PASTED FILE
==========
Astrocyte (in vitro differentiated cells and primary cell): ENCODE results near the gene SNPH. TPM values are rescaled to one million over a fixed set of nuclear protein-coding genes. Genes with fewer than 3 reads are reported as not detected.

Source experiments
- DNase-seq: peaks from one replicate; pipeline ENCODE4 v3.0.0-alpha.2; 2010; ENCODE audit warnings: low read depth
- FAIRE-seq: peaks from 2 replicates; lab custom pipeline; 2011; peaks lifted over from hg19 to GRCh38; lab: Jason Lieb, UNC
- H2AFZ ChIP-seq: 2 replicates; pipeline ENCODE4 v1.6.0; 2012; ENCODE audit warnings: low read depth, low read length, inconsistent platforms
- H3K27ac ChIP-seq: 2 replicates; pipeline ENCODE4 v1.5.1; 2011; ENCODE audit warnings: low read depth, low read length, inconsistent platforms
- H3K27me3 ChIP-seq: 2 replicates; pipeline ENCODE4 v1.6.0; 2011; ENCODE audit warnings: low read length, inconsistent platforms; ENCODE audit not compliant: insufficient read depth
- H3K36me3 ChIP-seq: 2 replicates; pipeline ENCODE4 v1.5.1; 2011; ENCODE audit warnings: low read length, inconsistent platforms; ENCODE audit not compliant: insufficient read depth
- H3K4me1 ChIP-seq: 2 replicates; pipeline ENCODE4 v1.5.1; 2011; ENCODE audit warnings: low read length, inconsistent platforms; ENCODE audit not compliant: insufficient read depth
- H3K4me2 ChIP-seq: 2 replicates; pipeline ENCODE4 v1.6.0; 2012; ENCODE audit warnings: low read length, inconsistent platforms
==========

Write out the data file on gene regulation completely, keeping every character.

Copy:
Astrocyte (in vitro differentiated cells and primary cell): ENCODE results near the gene SNPH. TPM values are rescaled to one million over a fixed set of nuclear protein-coding genes. Genes with fewer than 3 reads are reported as not detected.

Source experiments
- DNase-seq: peaks from one replicate; pipeline ENCODE4 v3.0.0-alpha.2; 2010; ENCODE audit warnings: low read depth
- FAIRE-seq: peaks from 2 replicates; lab custom pipeline; 2011; peaks lifted over from hg19 to GRCh38; lab: Jason Lieb, UNC
- H2AFZ ChIP-seq: 2 replicates; pipeline ENCODE4 v1.6.0; 2012; ENCODE audit warnings: low read depth, low read length, inconsistent platforms
- H3K27ac ChIP-seq: 2 replicates; pipeline ENCODE4 v1.5.1; 2011; ENCODE audit warnings: low read depth, low read length, inconsistent platforms
- H3K27me3 ChIP-seq: 2 replicates; pipeline ENCODE4 v1.6.0; 2011; ENCODE audit warnings: low read length, inconsistent platforms; ENCODE audit not compliant: insufficient read depth
- H3K36me3 ChIP-seq: 2 replicates; pipeline ENCODE4 v1.5.1; 2011; ENCODE audit warnings: low read length, inconsistent platforms; ENCODE audit not compliant: insufficient read depth
- H3K4me1 ChIP-seq: 2 replicates; pipeline ENCODE4 v1.5.1; 2011; ENCODE audit warnings: low read length, inconsistent platforms; ENCODE audit not compliant: insufficient read depth
- H3K4me2 ChIP-seq: 2 replicates; pipeline ENCODE4 v1.6.0; 2012; ENCODE audit warnings: low read length, inconsistent platforms